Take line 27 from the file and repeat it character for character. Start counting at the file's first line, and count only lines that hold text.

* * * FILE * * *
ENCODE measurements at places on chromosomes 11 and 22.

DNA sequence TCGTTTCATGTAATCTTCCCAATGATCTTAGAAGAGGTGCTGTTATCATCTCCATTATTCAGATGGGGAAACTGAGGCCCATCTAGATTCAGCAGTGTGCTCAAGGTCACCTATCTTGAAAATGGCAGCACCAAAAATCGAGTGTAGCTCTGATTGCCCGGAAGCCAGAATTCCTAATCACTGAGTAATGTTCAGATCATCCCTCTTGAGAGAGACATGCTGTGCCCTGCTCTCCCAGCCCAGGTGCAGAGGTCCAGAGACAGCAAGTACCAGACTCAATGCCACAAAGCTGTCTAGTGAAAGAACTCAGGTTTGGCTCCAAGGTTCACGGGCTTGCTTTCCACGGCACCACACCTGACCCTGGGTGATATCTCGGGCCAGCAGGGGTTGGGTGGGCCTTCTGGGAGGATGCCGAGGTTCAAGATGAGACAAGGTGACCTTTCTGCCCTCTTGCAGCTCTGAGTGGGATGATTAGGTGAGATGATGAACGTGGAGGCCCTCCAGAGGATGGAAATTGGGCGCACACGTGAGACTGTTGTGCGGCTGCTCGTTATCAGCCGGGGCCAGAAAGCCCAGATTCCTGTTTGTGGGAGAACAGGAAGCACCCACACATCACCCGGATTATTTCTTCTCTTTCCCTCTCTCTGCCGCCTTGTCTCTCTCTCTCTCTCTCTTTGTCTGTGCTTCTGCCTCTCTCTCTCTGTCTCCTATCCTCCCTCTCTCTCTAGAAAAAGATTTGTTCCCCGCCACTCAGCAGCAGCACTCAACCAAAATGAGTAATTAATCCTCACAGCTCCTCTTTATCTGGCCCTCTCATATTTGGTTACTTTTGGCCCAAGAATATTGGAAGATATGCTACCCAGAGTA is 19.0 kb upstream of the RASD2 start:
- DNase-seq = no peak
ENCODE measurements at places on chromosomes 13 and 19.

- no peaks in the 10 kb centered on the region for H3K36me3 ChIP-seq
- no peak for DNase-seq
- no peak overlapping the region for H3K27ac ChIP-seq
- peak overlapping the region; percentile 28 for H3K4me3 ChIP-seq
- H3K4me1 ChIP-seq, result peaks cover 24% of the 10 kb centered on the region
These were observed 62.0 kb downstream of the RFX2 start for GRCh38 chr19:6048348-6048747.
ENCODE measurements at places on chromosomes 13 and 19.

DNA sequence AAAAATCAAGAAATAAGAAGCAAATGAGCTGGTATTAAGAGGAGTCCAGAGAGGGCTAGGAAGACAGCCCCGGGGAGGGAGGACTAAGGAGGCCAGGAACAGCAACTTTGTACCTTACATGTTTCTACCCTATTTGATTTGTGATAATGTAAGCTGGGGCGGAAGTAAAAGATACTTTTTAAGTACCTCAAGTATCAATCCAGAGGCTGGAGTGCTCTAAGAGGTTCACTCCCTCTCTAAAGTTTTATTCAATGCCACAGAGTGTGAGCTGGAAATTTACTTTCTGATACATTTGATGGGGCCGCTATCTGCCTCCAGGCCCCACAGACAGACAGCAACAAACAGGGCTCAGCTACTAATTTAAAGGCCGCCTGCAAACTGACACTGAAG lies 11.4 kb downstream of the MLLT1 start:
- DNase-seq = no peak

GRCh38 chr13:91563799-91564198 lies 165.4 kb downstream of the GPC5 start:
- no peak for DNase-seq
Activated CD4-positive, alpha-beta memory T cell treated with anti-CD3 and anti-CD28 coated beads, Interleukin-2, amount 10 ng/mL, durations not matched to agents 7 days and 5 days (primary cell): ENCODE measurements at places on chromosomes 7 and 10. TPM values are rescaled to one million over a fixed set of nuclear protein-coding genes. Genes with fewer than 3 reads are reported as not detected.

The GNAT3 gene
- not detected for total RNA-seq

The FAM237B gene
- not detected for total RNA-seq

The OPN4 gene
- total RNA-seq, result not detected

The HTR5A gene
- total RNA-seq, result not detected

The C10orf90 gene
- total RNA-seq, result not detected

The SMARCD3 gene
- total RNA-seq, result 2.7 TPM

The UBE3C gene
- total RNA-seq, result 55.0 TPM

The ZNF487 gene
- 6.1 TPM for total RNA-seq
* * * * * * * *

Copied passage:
The SMARCD3 gene